We have developed the contour method of residual stress measurement, since 2002, into a validated industrial tool for measuring residual stresses in complex engineering components, and integrated it with non-destructive stress measurement techniques capable of resolving fine spatial detail. We have applied our comprehensive toolkit of stress analysis techniques to aircraft structures in collaboration with the MoD, the US Air Force Research Laboratory, Airbus, BAE Systems, Bombardier, and Alcoa. In 2013 we set up a business unit at the OU providing a contour method measurement service for industry.

Our research into the development, application and validation of the contour method is now enabling its uptake in industry:

`The OU had the unique capability to measure large field residual stresses with the accuracy and repeatability required for safety critical structures. We were convinced by the validation evidence provided by their research that the contour technology was at a stage suitable for transfer into our work on airframes and associated components. ... As a direct result of collaboration with Professor Fitzpatrick and his staff, along with focused training and technical support provided by the research team at the OU, AFRL/RQ now has an organic means by which to evaluate the stress state of laser peened test coupons and structures. ... We are currently using our on-site contouring for several internal research programs and also to support collaborative research with both NASA and the US Navy.' [5.1].

Our research has also demonstrated accurate prediction of fatigue crack growth for damage tolerant design of integral forged structures that do not have the natural crack arrest characteristics of conventionally riveted designs. In particular, our research into the design of bonded crack retarders since 2005 through various projects for life enhancement of new and existing aircraft structures has enabled Alcoa to:

`[establish] collaborations with producers of advanced fibers and adhesive systems to evaluate and develop material systems to further improve the design concepts evaluated in past and current collaborations with The Open University ... the results from the bonded crack retarder projects [have been implemented] in several United States Air Force Research Laboratory funded projects to evaluate selectively reinforced and hybrid laminate aerospace structural concepts for wing and fuselage application' [5.2].

`Research in two key areas has resulted in an improved understanding of the mechanisms by which adhesively bonded selective reinforcement may be exploited ... Aided by The Open University's contributions, Airbus has achieved TRL3 [Technology Readiness Level 3] for bonded crack retarders applied to wing structures, and expects to achieve TRL4 in mid-2014. This represents a sizable investment to date, and has firmly established selective reinforcement as a candidate for aircraft wings.' [5.3].

Following the discovery of unanticipated fatigue cracks from maintenance-induced scribe marks in some airframes from the 1990s onwards, and an instruction from the regulator to investigate the problem, we developed a new method from 2006-9 to determine residual stress at a very small length-scale.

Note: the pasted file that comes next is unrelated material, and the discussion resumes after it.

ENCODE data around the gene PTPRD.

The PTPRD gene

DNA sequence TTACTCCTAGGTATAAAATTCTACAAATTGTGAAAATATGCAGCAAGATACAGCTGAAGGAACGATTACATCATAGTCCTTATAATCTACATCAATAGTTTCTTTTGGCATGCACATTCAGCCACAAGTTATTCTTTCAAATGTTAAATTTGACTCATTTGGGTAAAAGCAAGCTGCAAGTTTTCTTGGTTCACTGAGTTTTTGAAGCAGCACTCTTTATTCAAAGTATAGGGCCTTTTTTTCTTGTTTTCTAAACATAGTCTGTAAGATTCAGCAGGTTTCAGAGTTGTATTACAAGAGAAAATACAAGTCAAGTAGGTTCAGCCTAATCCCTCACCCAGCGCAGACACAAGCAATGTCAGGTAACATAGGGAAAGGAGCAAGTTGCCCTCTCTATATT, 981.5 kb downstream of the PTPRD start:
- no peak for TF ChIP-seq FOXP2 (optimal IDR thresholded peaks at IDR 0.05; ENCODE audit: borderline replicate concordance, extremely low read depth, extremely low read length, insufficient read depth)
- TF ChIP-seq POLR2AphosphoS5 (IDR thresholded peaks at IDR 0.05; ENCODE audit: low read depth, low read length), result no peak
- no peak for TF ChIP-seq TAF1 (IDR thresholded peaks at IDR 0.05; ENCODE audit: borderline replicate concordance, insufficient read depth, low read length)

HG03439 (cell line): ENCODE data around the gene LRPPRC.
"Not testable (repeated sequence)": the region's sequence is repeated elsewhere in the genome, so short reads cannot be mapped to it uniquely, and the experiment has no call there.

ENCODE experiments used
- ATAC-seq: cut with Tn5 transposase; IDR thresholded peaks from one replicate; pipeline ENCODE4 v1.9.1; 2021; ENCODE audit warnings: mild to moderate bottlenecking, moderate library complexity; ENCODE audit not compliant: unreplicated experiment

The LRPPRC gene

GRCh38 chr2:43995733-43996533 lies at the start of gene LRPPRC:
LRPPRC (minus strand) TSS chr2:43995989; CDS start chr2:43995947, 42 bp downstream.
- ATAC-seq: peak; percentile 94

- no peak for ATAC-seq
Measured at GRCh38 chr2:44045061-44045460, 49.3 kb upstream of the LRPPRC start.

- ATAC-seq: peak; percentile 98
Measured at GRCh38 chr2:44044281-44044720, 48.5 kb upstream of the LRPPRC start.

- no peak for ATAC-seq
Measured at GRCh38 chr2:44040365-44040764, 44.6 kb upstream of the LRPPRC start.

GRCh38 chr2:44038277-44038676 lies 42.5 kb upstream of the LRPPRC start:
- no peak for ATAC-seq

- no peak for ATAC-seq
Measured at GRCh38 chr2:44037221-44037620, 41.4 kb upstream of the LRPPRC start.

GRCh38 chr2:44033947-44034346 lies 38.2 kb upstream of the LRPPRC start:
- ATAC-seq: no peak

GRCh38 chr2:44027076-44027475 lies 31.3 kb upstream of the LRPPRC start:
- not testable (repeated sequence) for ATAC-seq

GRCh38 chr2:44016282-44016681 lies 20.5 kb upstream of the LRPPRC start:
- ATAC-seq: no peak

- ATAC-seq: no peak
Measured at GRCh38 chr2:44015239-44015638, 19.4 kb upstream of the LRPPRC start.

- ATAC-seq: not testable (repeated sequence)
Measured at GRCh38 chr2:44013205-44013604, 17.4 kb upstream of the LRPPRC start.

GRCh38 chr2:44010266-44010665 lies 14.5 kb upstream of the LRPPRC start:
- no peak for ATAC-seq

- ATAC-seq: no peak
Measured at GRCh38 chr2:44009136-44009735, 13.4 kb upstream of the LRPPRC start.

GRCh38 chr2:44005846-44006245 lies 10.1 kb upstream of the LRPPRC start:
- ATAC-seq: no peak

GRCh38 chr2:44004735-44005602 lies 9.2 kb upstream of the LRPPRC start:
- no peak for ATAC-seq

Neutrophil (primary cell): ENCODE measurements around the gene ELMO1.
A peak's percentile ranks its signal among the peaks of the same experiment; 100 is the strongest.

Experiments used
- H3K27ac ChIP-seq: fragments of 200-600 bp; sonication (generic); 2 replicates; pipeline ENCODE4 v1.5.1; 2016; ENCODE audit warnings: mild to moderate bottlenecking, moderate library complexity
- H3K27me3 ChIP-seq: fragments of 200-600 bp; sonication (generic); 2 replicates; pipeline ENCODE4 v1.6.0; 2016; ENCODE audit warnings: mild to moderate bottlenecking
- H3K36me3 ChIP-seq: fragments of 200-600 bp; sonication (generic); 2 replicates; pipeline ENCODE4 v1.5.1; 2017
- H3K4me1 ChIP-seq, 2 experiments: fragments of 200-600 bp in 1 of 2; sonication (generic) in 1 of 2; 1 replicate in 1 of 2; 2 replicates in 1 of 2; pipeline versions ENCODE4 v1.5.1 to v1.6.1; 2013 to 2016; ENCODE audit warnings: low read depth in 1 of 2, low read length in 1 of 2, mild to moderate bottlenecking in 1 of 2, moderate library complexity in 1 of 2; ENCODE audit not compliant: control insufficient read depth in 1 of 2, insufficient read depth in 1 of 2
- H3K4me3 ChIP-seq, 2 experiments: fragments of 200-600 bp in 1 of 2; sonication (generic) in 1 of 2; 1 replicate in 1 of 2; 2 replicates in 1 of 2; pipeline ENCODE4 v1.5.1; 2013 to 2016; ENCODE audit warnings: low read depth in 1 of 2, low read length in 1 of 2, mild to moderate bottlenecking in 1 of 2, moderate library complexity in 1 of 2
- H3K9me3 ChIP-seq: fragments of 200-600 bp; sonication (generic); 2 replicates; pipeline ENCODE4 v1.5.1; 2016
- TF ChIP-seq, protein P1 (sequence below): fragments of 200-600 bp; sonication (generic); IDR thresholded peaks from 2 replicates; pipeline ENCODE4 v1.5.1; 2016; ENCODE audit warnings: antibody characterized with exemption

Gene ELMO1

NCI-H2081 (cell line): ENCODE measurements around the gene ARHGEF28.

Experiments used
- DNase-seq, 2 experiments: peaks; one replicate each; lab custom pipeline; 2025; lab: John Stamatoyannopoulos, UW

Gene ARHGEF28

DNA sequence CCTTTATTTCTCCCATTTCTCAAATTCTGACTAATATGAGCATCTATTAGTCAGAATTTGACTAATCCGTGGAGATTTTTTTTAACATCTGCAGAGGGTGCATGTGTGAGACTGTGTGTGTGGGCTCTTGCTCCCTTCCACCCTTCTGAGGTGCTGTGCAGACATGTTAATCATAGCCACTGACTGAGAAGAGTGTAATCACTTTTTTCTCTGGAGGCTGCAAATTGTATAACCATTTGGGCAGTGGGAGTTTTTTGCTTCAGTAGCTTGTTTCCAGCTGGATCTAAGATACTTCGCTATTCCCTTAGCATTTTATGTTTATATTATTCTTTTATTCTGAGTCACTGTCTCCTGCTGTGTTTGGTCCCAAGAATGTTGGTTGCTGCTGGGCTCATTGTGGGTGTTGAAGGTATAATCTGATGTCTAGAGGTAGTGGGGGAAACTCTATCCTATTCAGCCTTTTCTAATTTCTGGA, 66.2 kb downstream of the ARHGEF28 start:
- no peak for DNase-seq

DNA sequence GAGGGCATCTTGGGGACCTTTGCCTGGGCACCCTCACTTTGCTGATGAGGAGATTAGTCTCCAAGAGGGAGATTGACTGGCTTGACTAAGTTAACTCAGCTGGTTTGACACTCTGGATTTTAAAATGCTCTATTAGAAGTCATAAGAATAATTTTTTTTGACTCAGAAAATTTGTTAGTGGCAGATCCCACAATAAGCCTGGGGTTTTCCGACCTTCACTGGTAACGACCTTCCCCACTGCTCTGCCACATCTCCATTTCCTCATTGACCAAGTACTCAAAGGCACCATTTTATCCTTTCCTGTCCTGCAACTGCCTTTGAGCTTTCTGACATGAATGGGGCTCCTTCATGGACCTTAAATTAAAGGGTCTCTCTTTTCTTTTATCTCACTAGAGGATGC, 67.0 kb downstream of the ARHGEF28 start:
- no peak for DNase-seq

`The OU group was able to supply us with detailed mapping of the residual stress and hardening associated with different types of scratch damage. Their work was a significant advance in the methodology that was available to us, and was distinctive because although the determination of the residual stress around such small-scale features is extremely challenging, they provided cross-validation of their measurements by developing the nanoindentation method to determine the scratch residual stresses, and compare the results with synchrotron X-ray data. The overall work programme revealed the complexity of the interaction of the hardening from the tool and the residual stress generated. ... A key outcome was that this work informed the conclusion by the regulator to base the accept-or-repair decision on scratch depth criteria.' [5.4].

The scribe marks work led to the investigation from 2008 of laser shock peening as a possible repair strategy (now patented by Airbus) which has now broadened to a programme looking at laser peening for life enhancement and improved damage tolerance.

`We funded the OU to study residual stress generation from laser shock peening as a candidate technique [for repair]. An early result caused us to change the direction of the programme rapidly. The OU mapping of the laser peen stress field at much higher spatial resolution than we had ever seen previously led us to investigate different peen methods from different providers. Again, the OU's use of multiple, cross-validated techniques, was vital, particularly when the data generated contradicted that provided by the OEMs! The OU's work on the contour method of stress measurement, and the research to extend the method to new capability for measuring near-surface stresses, was very important to underpin this work.

`A key outcome to-date of this work is that the laser peen technology has formally progressed through the Airbus Technology Readiness Level review system, with the OU making a direct input to that process.' [5.4].

Sources to corroborate the impact

5.1 Letter from Program Manager, Aerospace Systems Directorate, Air Force Research Laboratory, dated 23 October 2013.

5.2 `Impact of Open University research on Airbus wing structures', Letter from Technology Manager — Aerospace, Alcoa Technology, dated 30 September 2013.

5.3 Letter from Technology Product Leader (Metallic Wing R&T), Airbus Operations Limited, dated 1 October 2013.

5.4 Letter from R&T Project Manager, Airbus Airframe Architecture and Integration, Airbus Operations GmbH, dated 11 October 2013.